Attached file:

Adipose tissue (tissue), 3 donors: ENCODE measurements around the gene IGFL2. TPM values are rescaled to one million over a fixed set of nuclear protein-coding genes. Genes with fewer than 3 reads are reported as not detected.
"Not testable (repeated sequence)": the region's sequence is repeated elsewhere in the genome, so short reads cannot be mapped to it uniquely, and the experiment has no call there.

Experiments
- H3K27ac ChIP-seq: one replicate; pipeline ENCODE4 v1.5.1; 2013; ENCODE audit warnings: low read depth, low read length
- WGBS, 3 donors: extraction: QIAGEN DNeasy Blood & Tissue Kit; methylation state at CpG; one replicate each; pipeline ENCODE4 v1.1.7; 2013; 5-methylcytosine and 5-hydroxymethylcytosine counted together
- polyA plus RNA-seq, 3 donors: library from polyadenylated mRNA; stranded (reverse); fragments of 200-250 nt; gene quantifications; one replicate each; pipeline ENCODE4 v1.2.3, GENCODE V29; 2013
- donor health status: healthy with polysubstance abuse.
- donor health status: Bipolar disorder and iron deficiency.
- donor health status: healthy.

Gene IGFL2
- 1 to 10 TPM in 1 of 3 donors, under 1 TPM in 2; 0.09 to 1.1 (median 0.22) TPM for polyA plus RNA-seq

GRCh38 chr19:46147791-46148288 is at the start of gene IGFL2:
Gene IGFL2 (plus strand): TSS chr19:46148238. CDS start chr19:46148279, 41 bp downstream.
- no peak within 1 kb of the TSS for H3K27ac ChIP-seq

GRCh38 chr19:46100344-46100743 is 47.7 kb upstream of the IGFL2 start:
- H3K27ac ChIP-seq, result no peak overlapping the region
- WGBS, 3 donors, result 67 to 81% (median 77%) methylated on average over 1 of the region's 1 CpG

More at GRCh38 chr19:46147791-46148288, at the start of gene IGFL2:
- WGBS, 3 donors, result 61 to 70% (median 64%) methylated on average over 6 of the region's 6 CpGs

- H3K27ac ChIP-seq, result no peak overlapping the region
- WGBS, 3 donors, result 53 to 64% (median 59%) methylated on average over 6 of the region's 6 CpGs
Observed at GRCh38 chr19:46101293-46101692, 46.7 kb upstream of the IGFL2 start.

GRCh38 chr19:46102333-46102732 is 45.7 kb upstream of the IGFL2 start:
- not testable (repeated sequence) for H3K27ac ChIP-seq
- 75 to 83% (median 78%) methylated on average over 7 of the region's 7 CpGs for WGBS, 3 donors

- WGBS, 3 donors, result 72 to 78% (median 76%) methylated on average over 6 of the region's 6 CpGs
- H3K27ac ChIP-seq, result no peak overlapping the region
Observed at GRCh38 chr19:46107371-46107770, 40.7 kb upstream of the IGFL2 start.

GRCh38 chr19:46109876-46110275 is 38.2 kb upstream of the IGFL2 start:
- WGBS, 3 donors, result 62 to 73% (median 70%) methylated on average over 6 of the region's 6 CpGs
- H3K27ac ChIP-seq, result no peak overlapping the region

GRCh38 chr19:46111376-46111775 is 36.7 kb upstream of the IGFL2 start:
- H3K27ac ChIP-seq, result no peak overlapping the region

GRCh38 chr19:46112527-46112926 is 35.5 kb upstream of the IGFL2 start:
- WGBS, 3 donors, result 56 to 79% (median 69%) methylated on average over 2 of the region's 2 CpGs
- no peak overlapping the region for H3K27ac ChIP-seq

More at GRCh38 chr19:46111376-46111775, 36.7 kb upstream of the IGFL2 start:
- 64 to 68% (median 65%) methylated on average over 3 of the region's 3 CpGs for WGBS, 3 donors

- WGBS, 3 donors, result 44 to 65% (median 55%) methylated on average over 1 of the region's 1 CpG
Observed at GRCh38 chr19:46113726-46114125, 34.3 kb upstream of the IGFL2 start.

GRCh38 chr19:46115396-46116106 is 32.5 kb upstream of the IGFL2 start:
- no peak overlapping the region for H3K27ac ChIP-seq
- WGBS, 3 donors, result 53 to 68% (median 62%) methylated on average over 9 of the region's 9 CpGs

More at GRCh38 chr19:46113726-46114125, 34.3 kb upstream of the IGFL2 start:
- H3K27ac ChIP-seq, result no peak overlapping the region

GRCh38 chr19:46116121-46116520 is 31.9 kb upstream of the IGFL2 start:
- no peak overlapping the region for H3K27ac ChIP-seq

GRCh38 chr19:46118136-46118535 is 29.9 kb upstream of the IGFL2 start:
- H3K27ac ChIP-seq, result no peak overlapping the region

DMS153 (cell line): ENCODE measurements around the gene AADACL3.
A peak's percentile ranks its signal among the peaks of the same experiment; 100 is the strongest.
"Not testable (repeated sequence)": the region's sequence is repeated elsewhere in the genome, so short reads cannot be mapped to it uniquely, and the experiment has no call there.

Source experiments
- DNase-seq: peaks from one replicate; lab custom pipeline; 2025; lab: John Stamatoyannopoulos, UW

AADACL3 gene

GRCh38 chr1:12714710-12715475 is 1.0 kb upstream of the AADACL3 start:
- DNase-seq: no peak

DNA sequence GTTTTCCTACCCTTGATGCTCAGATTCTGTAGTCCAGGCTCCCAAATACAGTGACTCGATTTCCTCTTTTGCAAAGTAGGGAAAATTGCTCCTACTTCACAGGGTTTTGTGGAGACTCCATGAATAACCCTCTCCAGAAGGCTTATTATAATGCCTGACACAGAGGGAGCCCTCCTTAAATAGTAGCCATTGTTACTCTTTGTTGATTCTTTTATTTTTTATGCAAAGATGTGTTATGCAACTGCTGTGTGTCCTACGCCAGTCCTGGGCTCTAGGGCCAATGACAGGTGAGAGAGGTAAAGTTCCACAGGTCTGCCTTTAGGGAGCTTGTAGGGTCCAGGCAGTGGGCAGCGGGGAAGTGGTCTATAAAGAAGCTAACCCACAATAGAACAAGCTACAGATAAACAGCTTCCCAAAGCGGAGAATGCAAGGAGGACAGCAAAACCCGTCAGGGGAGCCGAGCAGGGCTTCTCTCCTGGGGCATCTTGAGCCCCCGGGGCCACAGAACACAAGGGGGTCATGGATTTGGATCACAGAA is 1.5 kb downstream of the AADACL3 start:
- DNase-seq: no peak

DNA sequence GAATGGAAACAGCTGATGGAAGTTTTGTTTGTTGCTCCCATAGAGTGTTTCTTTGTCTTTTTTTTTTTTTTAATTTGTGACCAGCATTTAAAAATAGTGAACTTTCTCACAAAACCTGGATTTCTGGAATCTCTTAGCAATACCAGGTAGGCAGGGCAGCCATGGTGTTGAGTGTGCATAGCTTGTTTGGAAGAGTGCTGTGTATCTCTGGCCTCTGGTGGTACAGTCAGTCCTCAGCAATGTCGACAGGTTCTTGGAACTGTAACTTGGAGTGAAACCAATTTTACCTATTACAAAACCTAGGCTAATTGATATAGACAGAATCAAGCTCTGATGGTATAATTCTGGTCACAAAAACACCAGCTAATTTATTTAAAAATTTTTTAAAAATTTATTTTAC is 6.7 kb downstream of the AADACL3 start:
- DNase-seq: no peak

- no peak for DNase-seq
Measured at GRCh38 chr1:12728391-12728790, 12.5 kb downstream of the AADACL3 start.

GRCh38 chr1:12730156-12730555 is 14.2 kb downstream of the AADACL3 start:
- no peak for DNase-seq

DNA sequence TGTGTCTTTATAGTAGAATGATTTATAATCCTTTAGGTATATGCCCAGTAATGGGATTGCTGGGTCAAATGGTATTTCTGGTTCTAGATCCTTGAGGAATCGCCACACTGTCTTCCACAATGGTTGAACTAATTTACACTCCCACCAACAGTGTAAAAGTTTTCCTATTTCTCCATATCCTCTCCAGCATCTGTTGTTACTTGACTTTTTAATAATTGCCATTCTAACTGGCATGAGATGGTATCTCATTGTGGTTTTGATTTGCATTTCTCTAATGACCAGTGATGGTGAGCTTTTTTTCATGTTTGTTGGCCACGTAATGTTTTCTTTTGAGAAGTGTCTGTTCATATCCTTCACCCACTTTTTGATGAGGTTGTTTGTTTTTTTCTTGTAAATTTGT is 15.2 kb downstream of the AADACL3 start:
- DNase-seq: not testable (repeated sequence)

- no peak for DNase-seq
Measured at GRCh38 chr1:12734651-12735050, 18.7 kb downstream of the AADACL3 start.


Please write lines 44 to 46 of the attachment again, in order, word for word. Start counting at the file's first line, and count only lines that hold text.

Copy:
More at GRCh38 chr19:46113726-46114125, 34.3 kb upstream of the IGFL2 start:
- H3K27ac ChIP-seq, result no peak overlapping the region

GRCh38 chr19:46116121-46116520 is 31.9 kb upstream of the IGFL2 start: